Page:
Education: According to UNESCO, as of 2017, the most recent data available, only 44 percent of children of official primary school age were enrolled in school, and only 55 percent of children completed primary education. Forty percent of primary school students were more than three years older than the age considered to be appropriate for the grade in which they were enrolled. A 2019 international donor assessment indicated approximately 60 percent of youth between the ages of 15 and 24 did not complete sixth grade.

The law provides for tuition-free and compulsory education in public schools from the primary (grades one to six) through junior secondary (grades seven to nine) levels, but many schools charged registration and activity fees to pay for volunteer teachers’ salaries and operating costs the government did not fund. The Ministry of Education authorized these fees, which were managed by the school administration and parent teacher associations. These fees prevented some students who could not afford them from attending school, as they were required to be paid before a student could be enrolled.

The academic calendar often conflicted with the preferred timing of traditional instructions (at times referred to as “bush school”). As a result, many children abandoned schools for periods ranging from a few weeks to several months.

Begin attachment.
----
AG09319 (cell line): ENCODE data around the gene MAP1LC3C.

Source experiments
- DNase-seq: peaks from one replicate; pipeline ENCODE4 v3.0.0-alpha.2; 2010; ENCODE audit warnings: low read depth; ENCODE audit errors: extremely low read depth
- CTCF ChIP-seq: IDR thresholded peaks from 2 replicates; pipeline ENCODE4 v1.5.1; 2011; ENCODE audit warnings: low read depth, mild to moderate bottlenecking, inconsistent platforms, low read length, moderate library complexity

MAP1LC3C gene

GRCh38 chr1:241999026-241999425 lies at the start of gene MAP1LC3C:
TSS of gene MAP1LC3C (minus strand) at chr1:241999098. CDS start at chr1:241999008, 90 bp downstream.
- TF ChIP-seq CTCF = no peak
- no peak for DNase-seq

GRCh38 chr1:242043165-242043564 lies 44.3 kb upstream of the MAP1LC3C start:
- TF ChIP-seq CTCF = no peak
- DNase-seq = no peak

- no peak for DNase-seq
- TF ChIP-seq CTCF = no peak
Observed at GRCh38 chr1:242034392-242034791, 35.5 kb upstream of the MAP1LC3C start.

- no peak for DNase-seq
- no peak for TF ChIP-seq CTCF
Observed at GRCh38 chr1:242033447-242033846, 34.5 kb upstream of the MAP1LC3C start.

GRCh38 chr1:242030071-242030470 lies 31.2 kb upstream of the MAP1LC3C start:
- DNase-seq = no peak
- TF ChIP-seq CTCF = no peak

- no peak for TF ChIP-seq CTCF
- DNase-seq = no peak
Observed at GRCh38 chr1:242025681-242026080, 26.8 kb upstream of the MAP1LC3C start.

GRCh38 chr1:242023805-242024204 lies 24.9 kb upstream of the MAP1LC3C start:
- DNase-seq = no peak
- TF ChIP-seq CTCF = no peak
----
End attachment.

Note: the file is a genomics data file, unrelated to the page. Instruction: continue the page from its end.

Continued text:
Girls accounted for less than half of all students and graduates in primary (44 percent in 2017) and secondary schools (33 percent in 2015), with their proportion decreasing progressively at higher levels (9 percent in tertiary education in 2012).

Sexual harassment of girls in schools was commonplace. Nearly a third of schoolgirls were asked for sex by school staff or other adults in return for money or good scores. Adolescent girls were often denied access to school if they became pregnant.

Nonetheless, the country continued to work on narrowing the gender gap at all levels of education, especially in primary school, where the gender parity index went from 88 girls per 100 boys in 2008 to 95 girls for every 100 boys in school in 2017. Students with disabilities and those in rural counties were most likely to encounter significant barriers to education. Only 14 percent of girls in rural areas completed primary school.

Child Abuse: Child abuse was a widespread and persistent problem, and there were numerous cases reported throughout the year, including of sexual violence against children. The government engaged in public awareness campaigns to combat child rape.

On February 23, The World News reported that Mama Cole, the mother of 11-year-old Jerome Brown, who died after reportedly being kept in a shack by his stepmother, Wanneh Tarpalah, and biological father, Emmanuel (no last name given) without eating or drinking for several weeks, called on the government and women and child rights advocates to ensure that those who allegedly starved her son were held accountable.